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How to show...CUT FLOWERS

  • Cut flowers should be the number of stems specified in the class, displayed in the vases provided by the Garden Club, unless the class allows your own container.

  • Stems should be as long as possible depending on the species.  Cut them as fresh as possible and let them have a good drink of water before bringing them to the show.

  • The leaves should be in good a condition as possible, but lower damaged or dying leaves can be removed.

  • Flowers should ideally be in their prime: open but not shedding petals.

  • Identical-looking specimens are the ideal, but pick the ones which are as near to identical as possible.

  • Pansies and violas are displayed on a card.  The card should be white with small holes pushed through at even internals, them the stems carefully passed through so the petals lay flat on the card.  Place the card over a container (eg. a shall glass bowl) containing enough water to allow the stems to sit in.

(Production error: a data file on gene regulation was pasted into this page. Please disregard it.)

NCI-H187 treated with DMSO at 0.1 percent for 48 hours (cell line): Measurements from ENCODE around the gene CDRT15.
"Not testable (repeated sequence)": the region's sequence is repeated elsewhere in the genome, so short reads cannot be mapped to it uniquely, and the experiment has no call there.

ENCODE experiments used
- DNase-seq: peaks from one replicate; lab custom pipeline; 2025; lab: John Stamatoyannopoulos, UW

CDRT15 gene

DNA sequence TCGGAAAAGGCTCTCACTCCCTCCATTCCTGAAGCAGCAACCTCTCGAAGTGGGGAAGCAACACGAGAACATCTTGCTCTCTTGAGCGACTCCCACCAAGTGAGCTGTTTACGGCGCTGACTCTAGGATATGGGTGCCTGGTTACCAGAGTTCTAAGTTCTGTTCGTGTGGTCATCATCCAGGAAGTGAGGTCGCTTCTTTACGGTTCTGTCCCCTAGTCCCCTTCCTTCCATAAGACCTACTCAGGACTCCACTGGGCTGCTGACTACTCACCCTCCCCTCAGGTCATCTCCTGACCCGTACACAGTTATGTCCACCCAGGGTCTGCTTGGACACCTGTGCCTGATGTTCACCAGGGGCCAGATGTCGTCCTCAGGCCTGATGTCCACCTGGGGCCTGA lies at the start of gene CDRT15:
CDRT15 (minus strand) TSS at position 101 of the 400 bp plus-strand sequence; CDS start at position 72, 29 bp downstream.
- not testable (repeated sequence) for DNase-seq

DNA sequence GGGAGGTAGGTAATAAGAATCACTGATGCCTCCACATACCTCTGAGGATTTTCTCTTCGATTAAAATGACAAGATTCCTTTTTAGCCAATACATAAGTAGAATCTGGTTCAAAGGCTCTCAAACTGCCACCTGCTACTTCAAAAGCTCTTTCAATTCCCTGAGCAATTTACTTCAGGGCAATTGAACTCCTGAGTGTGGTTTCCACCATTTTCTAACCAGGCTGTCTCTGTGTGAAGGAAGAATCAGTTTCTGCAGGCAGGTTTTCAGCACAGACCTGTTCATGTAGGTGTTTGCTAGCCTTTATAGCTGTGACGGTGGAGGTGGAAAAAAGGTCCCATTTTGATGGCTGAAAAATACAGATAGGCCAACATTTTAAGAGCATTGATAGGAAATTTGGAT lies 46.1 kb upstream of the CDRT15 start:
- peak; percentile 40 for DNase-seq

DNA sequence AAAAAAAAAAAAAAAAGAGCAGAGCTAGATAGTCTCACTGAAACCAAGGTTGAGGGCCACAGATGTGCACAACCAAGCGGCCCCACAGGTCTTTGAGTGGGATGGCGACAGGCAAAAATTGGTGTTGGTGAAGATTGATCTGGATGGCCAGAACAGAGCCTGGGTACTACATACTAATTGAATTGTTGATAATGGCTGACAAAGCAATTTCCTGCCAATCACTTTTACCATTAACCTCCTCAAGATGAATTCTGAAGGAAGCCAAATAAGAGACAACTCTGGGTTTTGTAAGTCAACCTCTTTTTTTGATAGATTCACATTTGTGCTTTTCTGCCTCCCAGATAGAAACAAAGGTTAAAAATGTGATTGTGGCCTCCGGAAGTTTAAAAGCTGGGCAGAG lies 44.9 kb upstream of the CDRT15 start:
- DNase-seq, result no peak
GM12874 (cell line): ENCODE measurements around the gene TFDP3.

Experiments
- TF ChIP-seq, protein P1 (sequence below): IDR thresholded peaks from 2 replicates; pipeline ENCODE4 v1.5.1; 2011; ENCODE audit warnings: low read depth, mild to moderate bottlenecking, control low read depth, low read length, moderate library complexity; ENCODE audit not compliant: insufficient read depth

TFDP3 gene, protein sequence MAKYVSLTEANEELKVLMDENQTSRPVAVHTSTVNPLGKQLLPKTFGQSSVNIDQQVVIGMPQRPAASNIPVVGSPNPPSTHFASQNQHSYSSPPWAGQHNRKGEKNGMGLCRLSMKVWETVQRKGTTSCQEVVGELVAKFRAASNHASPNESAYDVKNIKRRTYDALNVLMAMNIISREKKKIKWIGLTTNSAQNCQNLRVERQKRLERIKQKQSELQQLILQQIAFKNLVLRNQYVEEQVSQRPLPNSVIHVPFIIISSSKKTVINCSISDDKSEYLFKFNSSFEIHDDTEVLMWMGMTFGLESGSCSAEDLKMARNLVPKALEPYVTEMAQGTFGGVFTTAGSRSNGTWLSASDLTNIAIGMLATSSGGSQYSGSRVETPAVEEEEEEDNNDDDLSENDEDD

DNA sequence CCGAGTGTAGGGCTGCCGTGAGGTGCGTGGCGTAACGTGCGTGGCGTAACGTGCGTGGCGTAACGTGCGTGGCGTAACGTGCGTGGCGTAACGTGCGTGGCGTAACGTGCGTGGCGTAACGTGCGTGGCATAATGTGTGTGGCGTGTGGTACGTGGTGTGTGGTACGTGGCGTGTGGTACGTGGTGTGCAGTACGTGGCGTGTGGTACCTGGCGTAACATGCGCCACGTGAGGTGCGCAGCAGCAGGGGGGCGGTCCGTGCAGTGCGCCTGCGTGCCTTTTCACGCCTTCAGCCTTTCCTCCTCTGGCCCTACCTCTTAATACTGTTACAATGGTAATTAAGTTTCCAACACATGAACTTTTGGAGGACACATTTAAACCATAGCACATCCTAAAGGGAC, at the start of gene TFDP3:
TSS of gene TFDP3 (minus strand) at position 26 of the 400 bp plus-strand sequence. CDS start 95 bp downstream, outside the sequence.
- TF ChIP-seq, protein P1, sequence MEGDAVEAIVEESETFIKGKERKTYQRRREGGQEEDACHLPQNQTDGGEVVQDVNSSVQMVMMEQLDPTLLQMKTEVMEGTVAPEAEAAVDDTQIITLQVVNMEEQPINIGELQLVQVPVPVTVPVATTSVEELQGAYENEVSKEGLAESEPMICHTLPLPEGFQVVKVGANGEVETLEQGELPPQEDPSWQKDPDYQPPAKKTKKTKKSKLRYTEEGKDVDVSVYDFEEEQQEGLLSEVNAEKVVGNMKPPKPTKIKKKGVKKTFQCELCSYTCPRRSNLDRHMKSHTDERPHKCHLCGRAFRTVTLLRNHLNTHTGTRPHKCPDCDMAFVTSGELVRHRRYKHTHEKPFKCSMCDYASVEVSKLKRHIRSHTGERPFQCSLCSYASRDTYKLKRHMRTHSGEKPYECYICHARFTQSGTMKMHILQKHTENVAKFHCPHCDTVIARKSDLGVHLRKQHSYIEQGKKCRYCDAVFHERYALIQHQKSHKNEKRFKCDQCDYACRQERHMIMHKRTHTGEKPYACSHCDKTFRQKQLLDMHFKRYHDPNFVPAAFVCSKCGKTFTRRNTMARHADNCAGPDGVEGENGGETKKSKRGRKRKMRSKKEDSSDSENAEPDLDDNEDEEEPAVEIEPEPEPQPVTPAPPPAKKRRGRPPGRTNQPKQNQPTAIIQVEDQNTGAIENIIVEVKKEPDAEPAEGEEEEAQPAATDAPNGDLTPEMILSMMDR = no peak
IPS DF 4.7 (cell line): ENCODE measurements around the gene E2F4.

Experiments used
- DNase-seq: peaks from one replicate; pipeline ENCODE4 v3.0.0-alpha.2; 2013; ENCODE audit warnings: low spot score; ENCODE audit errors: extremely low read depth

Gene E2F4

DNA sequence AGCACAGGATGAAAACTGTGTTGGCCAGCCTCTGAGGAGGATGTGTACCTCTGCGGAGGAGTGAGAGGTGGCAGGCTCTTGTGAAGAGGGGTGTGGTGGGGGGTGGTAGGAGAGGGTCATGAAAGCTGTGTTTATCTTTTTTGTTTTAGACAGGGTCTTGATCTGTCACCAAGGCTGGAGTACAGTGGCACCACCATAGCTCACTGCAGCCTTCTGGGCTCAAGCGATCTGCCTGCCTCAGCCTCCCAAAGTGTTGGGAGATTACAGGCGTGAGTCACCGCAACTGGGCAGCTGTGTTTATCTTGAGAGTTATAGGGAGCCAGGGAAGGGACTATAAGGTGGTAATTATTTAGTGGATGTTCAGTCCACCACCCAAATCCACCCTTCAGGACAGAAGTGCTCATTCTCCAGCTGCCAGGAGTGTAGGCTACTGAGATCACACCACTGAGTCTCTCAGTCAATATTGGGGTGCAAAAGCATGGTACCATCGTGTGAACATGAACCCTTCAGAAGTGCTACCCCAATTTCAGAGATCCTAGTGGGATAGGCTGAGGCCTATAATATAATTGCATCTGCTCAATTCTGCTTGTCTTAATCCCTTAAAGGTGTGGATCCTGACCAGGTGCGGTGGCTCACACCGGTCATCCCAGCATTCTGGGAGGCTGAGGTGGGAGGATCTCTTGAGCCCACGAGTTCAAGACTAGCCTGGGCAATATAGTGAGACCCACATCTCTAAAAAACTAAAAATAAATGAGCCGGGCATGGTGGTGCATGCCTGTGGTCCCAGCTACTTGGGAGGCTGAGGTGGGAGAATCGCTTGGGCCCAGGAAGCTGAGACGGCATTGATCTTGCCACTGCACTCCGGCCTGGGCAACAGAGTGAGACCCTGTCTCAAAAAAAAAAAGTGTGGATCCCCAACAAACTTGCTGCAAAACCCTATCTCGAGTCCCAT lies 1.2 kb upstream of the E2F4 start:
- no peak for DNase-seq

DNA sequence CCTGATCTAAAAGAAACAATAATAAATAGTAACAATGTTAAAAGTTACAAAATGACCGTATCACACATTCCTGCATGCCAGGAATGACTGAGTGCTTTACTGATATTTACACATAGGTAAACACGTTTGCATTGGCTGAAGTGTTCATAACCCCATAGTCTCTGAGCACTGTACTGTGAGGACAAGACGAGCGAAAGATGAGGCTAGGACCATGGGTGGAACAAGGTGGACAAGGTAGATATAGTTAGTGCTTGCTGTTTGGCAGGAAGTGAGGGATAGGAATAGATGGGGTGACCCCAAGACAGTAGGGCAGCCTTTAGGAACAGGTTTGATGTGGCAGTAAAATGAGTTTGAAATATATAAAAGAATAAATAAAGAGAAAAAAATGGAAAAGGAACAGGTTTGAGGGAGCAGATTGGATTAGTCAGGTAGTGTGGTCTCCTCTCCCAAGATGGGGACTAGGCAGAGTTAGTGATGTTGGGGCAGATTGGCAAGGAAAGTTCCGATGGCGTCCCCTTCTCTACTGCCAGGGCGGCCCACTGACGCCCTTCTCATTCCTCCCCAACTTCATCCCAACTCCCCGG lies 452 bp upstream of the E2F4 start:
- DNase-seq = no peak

• Sweet peas should have long straight stems with as many flower heads as possible.  Some varieties will specify 'good for showing', but general varieties can still win prizes!  The judge is looking for quality of blooms, not just quantity.

  • Gladioli can be mixed colours, but 3 identical perfectly-formed single colour blooms are ideal.  The judge will look for undamaged flowers which can be fully open at the bottom of the stem and partially open as the stem goes up.  If necessary, carefully remove dead or dying flowers from the bottom of the stem.

  • Annuals:  these are flowers which last for year only.  Examples are Cosmos, Cornflower, Godetia, Verbena and Zinnia.

  • Perennials: these are flowers which come back year after year.  Examples are Echinacea, Delphiniums, Heliopsis and Penstemons.

  • Flowering shrubs: examples are Hydrangea, Hypericum, Philadelphus and Buddleia.

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